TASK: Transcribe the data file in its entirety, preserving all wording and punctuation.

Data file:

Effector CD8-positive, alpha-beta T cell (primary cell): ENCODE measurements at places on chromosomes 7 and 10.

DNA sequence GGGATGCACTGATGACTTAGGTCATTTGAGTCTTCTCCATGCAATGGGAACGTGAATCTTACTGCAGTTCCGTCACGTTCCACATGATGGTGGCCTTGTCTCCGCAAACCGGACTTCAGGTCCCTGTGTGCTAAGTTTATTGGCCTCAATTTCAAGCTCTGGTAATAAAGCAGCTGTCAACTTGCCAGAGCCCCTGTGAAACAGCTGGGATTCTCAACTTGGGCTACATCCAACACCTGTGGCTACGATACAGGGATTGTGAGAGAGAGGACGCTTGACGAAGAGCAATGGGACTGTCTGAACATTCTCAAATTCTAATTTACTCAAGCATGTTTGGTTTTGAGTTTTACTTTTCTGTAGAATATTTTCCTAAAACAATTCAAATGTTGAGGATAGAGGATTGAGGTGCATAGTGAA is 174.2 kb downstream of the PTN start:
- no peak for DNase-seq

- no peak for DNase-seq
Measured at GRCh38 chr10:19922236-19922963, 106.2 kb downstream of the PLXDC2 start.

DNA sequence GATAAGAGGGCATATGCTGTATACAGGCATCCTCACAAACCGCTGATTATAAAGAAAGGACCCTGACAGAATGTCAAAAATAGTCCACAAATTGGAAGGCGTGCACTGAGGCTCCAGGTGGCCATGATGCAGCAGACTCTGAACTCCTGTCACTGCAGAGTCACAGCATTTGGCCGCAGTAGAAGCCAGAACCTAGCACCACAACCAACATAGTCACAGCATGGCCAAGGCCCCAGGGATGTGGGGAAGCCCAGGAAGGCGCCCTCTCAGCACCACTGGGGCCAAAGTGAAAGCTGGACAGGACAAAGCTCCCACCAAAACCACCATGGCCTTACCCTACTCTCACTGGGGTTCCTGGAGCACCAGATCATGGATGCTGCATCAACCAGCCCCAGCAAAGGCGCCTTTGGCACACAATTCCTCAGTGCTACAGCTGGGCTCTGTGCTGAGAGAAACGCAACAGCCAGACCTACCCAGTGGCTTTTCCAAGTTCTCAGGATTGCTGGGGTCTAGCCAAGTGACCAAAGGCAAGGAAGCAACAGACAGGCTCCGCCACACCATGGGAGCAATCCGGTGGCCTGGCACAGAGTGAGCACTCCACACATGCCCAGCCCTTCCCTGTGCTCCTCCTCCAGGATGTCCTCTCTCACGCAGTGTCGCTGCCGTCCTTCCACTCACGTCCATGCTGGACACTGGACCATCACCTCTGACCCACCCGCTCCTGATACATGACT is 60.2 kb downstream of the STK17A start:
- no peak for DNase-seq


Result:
Effector CD8-positive, alpha-beta T cell (primary cell): ENCODE measurements at places on chromosomes 7 and 10.

DNA sequence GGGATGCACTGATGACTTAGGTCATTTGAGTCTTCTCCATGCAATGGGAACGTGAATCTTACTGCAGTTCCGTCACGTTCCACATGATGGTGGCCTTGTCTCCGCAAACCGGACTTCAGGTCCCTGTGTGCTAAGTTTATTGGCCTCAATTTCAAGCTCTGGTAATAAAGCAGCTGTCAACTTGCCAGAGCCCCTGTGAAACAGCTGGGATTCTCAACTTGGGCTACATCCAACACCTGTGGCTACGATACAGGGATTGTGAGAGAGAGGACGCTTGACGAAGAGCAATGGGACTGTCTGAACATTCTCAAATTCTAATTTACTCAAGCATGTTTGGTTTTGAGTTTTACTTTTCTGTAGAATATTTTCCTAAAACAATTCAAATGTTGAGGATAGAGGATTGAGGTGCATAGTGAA is 174.2 kb downstream of the PTN start:
- no peak for DNase-seq

- no peak for DNase-seq
Measured at GRCh38 chr10:19922236-19922963, 106.2 kb downstream of the PLXDC2 start.

DNA sequence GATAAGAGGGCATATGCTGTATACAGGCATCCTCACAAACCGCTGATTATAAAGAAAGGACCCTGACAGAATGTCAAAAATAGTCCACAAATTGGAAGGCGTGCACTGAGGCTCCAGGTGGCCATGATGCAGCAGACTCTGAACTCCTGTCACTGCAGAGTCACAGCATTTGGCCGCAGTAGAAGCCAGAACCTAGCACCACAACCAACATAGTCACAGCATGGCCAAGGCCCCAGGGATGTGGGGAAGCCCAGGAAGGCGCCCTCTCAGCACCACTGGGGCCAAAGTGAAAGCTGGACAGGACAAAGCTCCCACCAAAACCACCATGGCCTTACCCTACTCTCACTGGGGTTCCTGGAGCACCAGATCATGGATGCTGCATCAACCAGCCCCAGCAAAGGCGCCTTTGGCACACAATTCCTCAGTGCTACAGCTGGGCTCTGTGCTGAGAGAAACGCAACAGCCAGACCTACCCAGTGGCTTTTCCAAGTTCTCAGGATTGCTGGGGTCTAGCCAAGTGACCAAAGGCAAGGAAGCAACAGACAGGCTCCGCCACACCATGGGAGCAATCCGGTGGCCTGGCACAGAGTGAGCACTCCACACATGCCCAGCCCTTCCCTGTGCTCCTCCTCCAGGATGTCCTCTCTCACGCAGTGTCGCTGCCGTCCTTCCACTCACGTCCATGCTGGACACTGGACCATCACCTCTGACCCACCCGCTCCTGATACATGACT is 60.2 kb downstream of the STK17A start:
- no peak for DNase-seq